From the Pulpit to the Prison – Part II

29 09 2010

(“Life lessons learned from the inside” – continued from Part 1)

7. Never (never, ever) run inside a prison. When a Corrections Officer sees anyone running, they are trained to think, “Why are they running?” and to think the worst. Unless there is a good reason (and there aren’t many), I’ve learned to slow my cadence down considerably. Moving slow is a good thing.

8. One of the only ways inmates can exercise power to the Corrections Officers is to travel really slow in times of transitions. I’m learning that prisons aren’t necessarily designed to be business models of efficiency and for good reason. Since security is of paramount importance, the speed of operations is sacrificed (the pace of movement is quite different from that of an Elementary school!). Inmates can exercise some of their own control by intentionally walking slow from point A to Point B. What can take 3 or 4 minutes in a regular school setting may in fact take much longer because everything moves slowly.

9. Teachers are not the inmate’s enemy. The best thing about being a teacher is that we’re not seen as Corrections Officers. Teachers are there to help, to educate, and to reform. CO’s have more of a punitive role (in the minds of the incarcerated) and are thus hated by many inmates.

10.  Students first, Inmates second. All inmates in a Maximum Security Institution are there for a reason. One of the big questions I was faced with early on was, “How much should I know about an inmates’ background?”. In asking several teachers, a common theme emerged. Once you know the crime and the related atrocities, it’s hard to not make rash judgements about them as a person and your ability to see them as students will be hampered. In discovering this information, it’s a lot like trying to “unring” a bell – once it’s out there, you can’t bring it back. I’ve made it a practice to refer to my class as “students”, not “cons” or “criminals” and to use their first names whenever I can. There are very few places on the inside where an inmate is referred to by their first name. I’m making it my practice to have my classroom be one of them.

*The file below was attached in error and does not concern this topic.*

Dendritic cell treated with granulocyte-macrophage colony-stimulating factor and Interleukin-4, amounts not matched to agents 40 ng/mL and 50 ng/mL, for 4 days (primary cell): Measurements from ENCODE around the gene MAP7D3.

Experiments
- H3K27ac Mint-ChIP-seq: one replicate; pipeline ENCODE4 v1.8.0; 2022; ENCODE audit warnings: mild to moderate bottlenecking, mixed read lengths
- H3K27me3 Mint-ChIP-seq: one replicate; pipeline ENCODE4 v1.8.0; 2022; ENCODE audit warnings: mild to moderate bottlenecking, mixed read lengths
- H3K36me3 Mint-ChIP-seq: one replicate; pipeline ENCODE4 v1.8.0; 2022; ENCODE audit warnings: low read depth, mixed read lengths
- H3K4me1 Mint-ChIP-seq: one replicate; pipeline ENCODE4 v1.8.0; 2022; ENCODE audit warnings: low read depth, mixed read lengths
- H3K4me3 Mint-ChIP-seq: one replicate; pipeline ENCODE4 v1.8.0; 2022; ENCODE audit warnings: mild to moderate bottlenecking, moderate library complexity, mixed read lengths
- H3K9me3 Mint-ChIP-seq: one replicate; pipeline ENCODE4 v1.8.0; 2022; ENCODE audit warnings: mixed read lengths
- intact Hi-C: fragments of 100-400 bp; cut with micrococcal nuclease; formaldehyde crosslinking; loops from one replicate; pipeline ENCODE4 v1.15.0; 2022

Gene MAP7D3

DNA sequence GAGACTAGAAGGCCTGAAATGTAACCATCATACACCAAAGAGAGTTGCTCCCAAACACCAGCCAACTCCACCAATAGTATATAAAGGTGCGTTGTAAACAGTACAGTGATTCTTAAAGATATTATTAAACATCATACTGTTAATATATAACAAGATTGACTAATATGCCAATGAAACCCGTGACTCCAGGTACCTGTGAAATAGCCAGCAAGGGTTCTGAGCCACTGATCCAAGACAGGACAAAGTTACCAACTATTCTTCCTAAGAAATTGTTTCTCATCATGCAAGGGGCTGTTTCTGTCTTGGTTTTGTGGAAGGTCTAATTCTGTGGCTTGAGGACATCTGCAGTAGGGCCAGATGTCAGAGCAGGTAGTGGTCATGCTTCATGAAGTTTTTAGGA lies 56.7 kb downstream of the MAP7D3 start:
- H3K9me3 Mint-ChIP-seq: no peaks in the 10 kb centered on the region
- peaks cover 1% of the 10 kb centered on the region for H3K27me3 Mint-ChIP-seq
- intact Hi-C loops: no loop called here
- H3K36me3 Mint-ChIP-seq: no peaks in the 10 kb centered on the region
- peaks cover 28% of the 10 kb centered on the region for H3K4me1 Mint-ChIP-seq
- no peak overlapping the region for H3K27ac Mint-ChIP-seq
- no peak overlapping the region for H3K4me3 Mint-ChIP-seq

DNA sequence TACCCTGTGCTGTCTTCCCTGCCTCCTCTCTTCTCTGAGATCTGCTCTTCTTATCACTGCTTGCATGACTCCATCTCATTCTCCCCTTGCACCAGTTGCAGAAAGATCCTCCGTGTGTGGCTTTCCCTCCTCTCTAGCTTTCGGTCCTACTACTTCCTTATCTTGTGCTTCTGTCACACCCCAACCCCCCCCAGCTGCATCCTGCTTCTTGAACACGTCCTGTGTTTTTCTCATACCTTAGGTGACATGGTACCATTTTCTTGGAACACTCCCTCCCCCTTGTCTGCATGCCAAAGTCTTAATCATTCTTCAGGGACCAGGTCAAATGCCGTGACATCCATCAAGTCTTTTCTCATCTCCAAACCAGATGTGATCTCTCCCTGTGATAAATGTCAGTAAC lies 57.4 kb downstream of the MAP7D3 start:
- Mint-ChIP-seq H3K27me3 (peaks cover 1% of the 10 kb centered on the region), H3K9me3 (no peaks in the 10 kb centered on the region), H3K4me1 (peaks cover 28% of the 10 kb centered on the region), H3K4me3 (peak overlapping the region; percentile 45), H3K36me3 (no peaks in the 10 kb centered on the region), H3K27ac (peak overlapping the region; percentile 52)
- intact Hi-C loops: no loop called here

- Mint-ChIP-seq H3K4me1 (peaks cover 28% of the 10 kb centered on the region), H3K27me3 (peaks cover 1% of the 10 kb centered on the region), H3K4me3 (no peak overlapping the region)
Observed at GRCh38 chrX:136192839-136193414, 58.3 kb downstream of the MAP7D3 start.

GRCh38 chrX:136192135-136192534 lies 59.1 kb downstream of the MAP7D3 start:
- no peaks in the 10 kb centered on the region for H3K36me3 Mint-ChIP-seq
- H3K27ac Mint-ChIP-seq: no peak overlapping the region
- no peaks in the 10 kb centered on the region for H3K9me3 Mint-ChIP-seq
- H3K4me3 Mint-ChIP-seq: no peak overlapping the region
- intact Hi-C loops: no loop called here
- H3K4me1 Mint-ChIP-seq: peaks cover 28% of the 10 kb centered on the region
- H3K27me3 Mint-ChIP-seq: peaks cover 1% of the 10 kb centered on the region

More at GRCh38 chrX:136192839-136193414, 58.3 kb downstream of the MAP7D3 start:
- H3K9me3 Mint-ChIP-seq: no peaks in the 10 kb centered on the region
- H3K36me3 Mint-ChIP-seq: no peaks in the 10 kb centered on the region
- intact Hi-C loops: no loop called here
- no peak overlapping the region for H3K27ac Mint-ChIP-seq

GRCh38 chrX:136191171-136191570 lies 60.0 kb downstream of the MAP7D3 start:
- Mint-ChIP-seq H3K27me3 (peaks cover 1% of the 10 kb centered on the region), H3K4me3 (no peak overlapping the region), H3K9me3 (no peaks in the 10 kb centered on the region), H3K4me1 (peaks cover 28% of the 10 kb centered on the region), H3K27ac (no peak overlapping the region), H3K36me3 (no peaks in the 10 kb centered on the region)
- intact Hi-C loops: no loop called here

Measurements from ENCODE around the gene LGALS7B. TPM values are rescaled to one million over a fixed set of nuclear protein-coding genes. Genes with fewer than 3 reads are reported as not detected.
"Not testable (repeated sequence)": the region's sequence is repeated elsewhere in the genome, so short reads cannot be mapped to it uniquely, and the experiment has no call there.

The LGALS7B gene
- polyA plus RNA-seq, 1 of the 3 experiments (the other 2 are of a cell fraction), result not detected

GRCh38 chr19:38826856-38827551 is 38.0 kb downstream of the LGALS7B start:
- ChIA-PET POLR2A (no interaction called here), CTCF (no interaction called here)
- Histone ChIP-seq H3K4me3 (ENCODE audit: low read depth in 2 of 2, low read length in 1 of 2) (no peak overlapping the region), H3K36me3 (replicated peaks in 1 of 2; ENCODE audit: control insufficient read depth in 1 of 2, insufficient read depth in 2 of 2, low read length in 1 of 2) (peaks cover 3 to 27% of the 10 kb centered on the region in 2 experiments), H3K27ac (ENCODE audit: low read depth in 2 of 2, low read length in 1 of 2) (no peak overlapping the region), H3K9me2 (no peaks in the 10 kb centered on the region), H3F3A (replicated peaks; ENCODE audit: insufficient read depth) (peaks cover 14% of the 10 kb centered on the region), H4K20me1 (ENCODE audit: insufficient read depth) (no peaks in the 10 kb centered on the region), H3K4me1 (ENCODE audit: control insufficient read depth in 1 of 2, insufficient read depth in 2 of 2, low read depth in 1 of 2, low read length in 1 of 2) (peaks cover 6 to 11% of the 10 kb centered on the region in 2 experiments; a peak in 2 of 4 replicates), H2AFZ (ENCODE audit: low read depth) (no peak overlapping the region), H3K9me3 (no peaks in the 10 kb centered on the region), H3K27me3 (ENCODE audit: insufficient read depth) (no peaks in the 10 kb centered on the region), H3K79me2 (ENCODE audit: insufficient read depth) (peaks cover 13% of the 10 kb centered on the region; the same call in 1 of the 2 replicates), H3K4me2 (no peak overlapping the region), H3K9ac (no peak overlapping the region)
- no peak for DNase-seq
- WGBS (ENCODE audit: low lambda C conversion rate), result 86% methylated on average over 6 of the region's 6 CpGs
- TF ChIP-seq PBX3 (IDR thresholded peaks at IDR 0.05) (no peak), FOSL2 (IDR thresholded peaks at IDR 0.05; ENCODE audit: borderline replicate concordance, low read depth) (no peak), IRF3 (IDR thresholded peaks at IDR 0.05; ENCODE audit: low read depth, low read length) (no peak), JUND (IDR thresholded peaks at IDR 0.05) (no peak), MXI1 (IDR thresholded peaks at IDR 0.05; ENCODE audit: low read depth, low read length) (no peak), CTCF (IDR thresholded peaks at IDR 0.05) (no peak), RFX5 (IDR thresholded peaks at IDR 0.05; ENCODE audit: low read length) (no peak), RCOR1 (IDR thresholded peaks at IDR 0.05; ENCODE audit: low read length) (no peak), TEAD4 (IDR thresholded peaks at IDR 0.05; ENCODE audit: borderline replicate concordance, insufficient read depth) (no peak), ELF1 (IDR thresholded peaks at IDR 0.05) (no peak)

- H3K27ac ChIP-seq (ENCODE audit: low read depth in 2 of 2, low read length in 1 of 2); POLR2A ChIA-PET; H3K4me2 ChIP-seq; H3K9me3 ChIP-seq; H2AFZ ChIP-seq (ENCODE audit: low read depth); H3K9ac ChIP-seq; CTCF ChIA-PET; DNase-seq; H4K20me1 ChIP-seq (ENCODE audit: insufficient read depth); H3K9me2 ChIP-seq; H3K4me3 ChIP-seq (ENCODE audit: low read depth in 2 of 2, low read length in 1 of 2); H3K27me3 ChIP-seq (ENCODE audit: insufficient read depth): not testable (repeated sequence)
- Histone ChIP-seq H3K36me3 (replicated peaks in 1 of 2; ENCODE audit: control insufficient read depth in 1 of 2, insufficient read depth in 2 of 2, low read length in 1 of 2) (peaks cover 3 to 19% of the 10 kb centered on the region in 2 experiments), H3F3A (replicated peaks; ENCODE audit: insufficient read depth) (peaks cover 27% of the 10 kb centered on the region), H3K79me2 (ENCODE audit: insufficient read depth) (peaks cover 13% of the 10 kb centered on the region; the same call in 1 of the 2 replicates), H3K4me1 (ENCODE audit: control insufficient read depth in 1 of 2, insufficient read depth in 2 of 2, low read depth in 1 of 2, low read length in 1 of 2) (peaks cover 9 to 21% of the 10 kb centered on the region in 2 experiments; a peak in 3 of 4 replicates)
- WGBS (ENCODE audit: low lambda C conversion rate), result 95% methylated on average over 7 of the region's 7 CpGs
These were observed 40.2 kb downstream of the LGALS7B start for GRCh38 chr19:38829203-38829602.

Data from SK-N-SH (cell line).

11.  Teaching students in a Federal Maximum Institution can be strangely rewarding. One of my first assignments was to make “home visits” to those in Segregation – Protective Custody. These guys are in their 8 x 12 cells for 23 hours a day and to “teach” them involves calling them to their cell door, talking through a small glass window and sliding correspondence work under the steel door. One student in his mid-thirties was struggling with his math course. I spent about 40 minutes with him, writing on a clipboard, holding it up to his window and explaining concepts as best I could. At the end of my “appointment”, he had a solid grasp of long division. As teachers, when you see the light bulb go on, it is extremely affirming, and the feelings we get in those moments make the tasks worthwhile. When you get to play a part in someone else’s learning (even if they are incarcerated adults) it can be a rewarding and very satisfying way to spend your day.

12. All people – even those who are incarcerated for unthinkable crimes – deserve to be treated in a fair and unbiased manner. As teachers, we get to see learning progress all of the time. There are lots of learning disabilities around us, but ultimately, we’re asked to try to meet students where they are at in their education path and to lead students further down toward their learning goals. I can say with all honesty that if a student is motivated to learn, I am willing to teach. That’s a pretty incredible privilege when you think about it.




3 responses

3 10 2010
Chris Wejr

Wow, what a way to start your ‘formal’ teaching career, Brad! (I realize you have been a teacher throughout your life). Your last statement is so powerful – trying to separate the behaviours from the person is something we need to do in every aspect of teaching. Thank you for “letting me in” on the experiences you have had in this world of teaching. I truly commend you for taking on this challenge and demonstrating your learning through this. Well done and congrats on your new blog!

4 10 2010
Anna Lownie

You are an amazing person Brad!!! I think life’s greatest rewards is through unexpected detours and I am sure that this experience will be one of the more gratifying. You will have made such an impact with these men and it is exciting to think that through your efforts you are creating a different life for them. Aspects of our training certainly did not include your current job description, however if being a teacher means bringing a smile to someone, shifting misconceptions, changing world views, giving hope …then you will be one of the best.

4 10 2010

You are too kind Anna, thank you. One of your phrases, “shifting misconceptions” caught my eye. I like that. I think there certainly sterotypes out there with respect to those with a criminal background and for some of my students, they are absolutely correct. Since I started in late June, I’ve found that my own biases have changed toward this group and I suppose I shouldn’t be surprised. You will agree that all students have value, (regardless of age or background) and as teachers, our role is to inspire learning. At the end of the day in this setting, that’s what I’d like to be measured by.

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